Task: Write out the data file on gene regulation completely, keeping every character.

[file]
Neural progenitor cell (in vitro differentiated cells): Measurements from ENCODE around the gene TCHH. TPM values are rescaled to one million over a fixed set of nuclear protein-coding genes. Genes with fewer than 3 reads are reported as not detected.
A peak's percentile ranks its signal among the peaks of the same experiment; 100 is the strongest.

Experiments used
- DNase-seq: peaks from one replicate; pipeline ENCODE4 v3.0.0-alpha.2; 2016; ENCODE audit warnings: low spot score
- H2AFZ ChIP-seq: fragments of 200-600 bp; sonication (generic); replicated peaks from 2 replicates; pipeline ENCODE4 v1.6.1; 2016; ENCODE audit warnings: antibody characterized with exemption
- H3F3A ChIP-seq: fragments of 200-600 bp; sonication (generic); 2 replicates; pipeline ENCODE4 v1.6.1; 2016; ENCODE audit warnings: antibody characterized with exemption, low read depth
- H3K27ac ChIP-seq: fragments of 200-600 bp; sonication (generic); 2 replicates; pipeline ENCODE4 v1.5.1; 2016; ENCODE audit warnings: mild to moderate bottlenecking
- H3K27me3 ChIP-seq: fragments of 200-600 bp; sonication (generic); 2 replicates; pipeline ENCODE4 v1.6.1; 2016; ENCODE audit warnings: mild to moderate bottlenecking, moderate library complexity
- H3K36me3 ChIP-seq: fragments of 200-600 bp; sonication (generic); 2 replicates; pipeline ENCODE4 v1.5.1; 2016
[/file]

Neural progenitor cell (in vitro differentiated cells): Measurements from ENCODE around the gene TCHH. TPM values are rescaled to one million over a fixed set of nuclear protein-coding genes. Genes with fewer than 3 reads are reported as not detected.
A peak's percentile ranks its signal among the peaks of the same experiment; 100 is the strongest.

Experiments used
- DNase-seq: peaks from one replicate; pipeline ENCODE4 v3.0.0-alpha.2; 2016; ENCODE audit warnings: low spot score
- H2AFZ ChIP-seq: fragments of 200-600 bp; sonication (generic); replicated peaks from 2 replicates; pipeline ENCODE4 v1.6.1; 2016; ENCODE audit warnings: antibody characterized with exemption
- H3F3A ChIP-seq: fragments of 200-600 bp; sonication (generic); 2 replicates; pipeline ENCODE4 v1.6.1; 2016; ENCODE audit warnings: antibody characterized with exemption, low read depth
- H3K27ac ChIP-seq: fragments of 200-600 bp; sonication (generic); 2 replicates; pipeline ENCODE4 v1.5.1; 2016; ENCODE audit warnings: mild to moderate bottlenecking
- H3K27me3 ChIP-seq: fragments of 200-600 bp; sonication (generic); 2 replicates; pipeline ENCODE4 v1.6.1; 2016; ENCODE audit warnings: mild to moderate bottlenecking, moderate library complexity
- H3K36me3 ChIP-seq: fragments of 200-600 bp; sonication (generic); 2 replicates; pipeline ENCODE4 v1.5.1; 2016